He said: ‘It’s been 15 years since he left school and he has changed a lot. I haven’t seen him for a few years and I didn’t recognize him when I saw him at the Capitol.

‘I only realized it was him when I saw posts from people at school on social media. He’s changed a lot. That was some crazy stuff he was doing there.’

After leaving school, Chansley’s first act was to change his name.

 Chansley has previously admitted his belief in QAnon after he started after reading conspiracy theories on the internet

In August 2005, he applied to replace his mother’s maiden name - Angeli - with his 63-year-old stepfather Glen’s last name.

In the application, he wrote: ‘I want my last name to be that of my stepfather, my dad. I was not legally adopted by my stepfather while a minor. Angeli is my mother’s last name.’

Chansley had a short-lived career in the Navy, where he enlisted out of Arizona as a supply clerk on September 26, 2005 before he was given the boot about two years later for refusing to take a vaccine, according to Task and Purpose. 

He completed recruit training and Military Occupational Specialty school and was assigned to the USS Kitty Hawk in March 2006.

He stayed there until September 29, 2007, when he was transferred to a Transient Personnel Unit in Puget Sound in Washington state.

He was processed out of the Navy on October 11 that same year as a seaman’s apprentice, meaning he got out of the Navy as a boot E-2 after two years and 15 days of service, about 15 years before the Capitol protest.

Navy officials have declined to provide the characterization of his discharge.

The anthrax vaccine fights against a rare, but serious bacterial illness. The military was vaccinated against it because anthrax spores have been used as biological weapons.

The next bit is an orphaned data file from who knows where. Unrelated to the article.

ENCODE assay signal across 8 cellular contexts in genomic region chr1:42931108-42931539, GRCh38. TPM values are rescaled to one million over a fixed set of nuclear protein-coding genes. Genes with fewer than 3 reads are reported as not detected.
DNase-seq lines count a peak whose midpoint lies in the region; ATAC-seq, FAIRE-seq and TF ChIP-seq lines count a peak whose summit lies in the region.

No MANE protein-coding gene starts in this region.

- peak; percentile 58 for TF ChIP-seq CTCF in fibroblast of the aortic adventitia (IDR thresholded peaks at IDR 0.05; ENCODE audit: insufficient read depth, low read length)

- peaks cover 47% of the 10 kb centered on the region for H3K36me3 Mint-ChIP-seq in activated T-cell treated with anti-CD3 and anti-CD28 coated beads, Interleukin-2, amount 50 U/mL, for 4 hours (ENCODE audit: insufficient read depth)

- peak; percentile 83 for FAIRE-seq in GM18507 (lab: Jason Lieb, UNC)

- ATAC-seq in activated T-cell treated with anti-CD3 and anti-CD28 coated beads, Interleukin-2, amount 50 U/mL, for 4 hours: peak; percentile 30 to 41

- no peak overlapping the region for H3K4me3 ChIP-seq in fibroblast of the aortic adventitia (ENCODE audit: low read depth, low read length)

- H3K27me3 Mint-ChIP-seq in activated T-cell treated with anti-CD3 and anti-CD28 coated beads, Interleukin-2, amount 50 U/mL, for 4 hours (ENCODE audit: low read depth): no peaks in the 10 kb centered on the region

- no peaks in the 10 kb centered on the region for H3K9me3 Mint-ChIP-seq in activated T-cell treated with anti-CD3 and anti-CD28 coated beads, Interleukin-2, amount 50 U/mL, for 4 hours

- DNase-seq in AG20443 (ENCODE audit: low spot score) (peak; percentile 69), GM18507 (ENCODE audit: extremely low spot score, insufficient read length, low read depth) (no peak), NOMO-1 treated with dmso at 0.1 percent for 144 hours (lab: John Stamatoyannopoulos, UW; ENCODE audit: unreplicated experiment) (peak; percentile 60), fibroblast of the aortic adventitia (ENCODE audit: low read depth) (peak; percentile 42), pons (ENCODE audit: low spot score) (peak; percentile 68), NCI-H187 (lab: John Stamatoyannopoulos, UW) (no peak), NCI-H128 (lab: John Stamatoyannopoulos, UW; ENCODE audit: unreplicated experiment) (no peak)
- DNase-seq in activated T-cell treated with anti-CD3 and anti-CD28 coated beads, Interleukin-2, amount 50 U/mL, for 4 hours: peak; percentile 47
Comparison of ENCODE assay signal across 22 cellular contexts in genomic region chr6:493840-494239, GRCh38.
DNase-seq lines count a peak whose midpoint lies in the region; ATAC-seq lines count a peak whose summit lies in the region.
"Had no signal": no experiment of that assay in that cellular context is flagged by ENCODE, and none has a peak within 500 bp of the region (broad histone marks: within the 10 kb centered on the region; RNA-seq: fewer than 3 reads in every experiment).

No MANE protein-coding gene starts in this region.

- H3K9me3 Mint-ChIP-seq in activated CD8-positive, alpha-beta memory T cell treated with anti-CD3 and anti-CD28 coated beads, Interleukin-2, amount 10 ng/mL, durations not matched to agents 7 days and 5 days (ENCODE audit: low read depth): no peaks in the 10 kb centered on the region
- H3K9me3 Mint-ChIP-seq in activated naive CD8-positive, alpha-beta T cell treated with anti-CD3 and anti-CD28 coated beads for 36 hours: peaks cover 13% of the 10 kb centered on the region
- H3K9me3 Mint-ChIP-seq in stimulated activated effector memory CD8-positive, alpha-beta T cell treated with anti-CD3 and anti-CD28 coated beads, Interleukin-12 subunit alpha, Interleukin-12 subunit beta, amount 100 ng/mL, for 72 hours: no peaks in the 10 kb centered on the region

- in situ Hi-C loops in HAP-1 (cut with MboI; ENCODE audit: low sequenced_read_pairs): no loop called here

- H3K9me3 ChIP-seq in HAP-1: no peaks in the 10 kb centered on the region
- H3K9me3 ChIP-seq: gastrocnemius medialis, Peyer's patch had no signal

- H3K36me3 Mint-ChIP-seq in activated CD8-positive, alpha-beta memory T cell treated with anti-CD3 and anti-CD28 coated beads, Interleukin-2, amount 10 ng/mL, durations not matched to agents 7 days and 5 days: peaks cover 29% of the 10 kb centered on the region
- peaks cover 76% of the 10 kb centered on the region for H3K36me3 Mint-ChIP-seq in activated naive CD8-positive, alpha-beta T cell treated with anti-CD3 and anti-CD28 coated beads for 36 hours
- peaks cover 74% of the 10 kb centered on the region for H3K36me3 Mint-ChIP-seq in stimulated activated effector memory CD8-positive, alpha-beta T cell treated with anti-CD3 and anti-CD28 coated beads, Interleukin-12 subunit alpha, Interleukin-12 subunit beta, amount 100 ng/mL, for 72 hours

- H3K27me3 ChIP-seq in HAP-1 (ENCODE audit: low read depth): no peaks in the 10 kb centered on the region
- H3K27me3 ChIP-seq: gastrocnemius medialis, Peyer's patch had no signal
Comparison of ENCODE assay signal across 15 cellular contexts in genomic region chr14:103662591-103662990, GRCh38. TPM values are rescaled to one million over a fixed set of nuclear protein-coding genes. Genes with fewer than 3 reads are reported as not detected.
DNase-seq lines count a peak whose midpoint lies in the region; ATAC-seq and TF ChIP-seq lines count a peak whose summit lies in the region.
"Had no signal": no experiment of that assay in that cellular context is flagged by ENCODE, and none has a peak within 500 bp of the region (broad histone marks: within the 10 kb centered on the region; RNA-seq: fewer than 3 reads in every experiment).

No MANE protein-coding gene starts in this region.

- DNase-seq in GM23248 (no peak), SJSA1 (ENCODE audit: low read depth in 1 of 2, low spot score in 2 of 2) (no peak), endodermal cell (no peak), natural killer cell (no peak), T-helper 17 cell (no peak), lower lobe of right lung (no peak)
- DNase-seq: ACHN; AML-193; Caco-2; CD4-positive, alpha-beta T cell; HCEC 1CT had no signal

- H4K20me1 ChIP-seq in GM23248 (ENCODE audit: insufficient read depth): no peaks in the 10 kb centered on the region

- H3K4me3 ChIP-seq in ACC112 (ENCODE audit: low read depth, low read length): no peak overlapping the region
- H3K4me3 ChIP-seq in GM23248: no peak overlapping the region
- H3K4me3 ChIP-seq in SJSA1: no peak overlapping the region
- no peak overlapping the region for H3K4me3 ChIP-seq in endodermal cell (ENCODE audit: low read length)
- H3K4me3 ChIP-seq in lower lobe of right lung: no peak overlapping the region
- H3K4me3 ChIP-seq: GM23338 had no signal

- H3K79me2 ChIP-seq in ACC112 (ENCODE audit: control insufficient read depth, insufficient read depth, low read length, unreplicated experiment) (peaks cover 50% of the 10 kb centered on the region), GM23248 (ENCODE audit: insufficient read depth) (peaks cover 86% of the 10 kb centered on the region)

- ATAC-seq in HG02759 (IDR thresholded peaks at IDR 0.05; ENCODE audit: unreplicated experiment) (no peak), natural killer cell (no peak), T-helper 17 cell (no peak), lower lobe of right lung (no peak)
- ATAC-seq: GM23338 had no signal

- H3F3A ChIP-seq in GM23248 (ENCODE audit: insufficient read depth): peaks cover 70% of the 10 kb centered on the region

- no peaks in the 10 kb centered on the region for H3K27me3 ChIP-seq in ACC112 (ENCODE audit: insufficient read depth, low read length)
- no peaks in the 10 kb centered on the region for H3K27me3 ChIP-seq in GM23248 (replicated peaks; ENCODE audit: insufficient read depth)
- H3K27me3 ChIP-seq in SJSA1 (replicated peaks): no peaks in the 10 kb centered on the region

According to Chansley’s military record notes he received the National Defense Service Medal, Global War on Terrorism Service Medal, Sea Service Deployment Ribbon, and the Navy and Marine Corps Overseas Service Ribbon but no personal awards.

Now 33, Chansley uses both names but prefers to use Angeli to tout for work – unsuccessfully – as an actor.

A profile on film industry site Backstage lists just one project – volunteering at a Theater Camp for disadvantaged children organized by local charity, Free Arts of Arizona, in 2018.

Chansley has been living with his mother Martha, 56, (left and right) since January 2019 

Photos accompanying the listing show a tattooed and bearded Chansley flexing his muscles in a flag-print shirt and bandana, while another shows him dressed in his infamous shaman outfit with a blacked up face.

Under education, he writes that he attended the school of ‘hard knocks’ and describes himself as a ‘Voice Over and Acting Master’.

Writing about his career, he says: ‘I am a highly talented actor, voiceover artist and singer. I am capable of performing over 30 different voices and numerous different accents.

‘I am also very skilled at embodying characters and expressing emotions in a way that causes people to become captivated and entranced.

‘My ability to memorize lines is only rivaled by my ability to perform improv and make it appear if my lines were memorized.

‘I am always increasing my abilities and honing my techniques to be the best of the best at what I do.’

Chansley has also written two books. One of them is titled Will & Power: Inside the Living Library, though he wrote it under the pen name 'Loan Wolf.' Using the name Jacob Angeli, he also wrote One Mind at a Time: A Deep State of Illusion.

Chansley’s main occupation now appears to be protest and he has become a fixture at anti-lockdown rallies in Arizona over the past year.

At one, in July 2020, he was filmed himself screaming that the Covid-19 second wave is ‘bulls**t’, adding ‘COVID-1984 is a globalist propaganda hoax’ – a reference to the George Orwell novel.

His Twitter feed is dominated by conspiracy videos and, more recently, details of his plans to attend the MAGA march in DC.

One, posted January 5, defends Proud Boys boss Enrique Tarrio who was banned from DC the day before the Capitol riot. 

Chansley has also written two books. One of them is titled Will & Power: Inside the Living Library, though he wrote it under the pen name 'Loan Wolf.'

Using the name Jacob Angeli, he also wrote One Mind at a Time: A Deep State of Illusion.